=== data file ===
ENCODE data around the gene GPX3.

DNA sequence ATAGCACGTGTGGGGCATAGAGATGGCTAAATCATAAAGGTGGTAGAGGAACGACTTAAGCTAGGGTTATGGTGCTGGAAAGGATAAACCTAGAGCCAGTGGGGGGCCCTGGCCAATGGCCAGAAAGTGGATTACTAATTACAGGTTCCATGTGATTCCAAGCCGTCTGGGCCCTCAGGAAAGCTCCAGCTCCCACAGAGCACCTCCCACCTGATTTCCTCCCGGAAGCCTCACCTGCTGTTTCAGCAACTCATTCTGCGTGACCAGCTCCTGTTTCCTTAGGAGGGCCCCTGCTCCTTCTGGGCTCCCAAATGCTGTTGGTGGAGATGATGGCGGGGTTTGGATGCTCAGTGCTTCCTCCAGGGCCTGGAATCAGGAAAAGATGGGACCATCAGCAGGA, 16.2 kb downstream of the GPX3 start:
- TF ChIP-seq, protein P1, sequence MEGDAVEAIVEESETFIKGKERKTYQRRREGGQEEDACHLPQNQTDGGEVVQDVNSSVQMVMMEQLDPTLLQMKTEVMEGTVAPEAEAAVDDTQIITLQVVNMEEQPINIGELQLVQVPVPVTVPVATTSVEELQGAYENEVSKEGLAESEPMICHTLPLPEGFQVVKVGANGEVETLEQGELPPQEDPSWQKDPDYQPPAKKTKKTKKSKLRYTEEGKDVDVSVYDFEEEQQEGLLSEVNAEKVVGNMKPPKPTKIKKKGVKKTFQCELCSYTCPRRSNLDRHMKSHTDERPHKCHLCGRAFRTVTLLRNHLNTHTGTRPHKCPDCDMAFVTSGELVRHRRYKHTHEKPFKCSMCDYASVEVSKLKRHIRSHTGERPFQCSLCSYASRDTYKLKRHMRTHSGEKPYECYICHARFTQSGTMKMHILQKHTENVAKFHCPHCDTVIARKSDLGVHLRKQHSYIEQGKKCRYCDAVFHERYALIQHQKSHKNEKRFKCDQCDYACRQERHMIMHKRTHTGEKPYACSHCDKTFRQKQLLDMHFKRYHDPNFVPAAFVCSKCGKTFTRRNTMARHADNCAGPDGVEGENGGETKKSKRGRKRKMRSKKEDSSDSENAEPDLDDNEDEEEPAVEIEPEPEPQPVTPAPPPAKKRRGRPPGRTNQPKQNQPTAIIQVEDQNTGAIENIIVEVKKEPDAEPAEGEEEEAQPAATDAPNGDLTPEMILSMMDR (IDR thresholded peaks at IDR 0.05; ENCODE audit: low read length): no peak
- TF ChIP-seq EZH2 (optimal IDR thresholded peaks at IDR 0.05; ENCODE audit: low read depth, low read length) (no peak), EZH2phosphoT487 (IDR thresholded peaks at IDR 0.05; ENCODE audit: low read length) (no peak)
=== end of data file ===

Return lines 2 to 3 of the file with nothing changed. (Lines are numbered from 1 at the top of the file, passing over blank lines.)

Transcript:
DNA sequence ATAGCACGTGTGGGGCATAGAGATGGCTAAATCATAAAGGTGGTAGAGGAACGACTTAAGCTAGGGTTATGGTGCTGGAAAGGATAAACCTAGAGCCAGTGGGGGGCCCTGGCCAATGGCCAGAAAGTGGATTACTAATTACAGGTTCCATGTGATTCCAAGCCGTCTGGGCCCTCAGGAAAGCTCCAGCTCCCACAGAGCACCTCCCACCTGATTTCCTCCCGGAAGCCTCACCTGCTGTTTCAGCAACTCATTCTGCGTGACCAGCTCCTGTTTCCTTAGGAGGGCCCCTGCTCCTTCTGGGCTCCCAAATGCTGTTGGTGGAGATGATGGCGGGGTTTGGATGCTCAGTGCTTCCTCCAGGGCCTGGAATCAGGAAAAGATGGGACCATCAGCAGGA, 16.2 kb downstream of the GPX3 start:
- TF ChIP-seq, protein P1, sequence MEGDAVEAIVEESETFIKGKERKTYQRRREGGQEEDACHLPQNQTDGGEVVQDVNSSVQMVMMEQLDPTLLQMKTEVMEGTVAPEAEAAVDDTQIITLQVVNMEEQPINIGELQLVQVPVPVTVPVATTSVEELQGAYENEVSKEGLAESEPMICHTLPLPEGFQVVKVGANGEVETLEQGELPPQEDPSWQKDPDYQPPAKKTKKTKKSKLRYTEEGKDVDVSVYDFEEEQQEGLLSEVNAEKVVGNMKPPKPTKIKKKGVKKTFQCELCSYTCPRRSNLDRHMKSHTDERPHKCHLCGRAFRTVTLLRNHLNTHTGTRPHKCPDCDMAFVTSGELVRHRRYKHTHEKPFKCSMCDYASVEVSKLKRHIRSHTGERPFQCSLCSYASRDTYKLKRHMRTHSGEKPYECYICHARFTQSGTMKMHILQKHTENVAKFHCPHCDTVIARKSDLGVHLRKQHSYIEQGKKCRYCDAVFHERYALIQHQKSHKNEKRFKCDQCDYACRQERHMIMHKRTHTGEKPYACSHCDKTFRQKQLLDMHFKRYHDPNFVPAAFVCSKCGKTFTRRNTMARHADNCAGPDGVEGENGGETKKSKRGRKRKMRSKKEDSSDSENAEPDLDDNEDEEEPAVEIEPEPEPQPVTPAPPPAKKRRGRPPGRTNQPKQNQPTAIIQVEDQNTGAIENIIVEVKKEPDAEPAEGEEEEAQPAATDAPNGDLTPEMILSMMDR (IDR thresholded peaks at IDR 0.05; ENCODE audit: low read length): no peak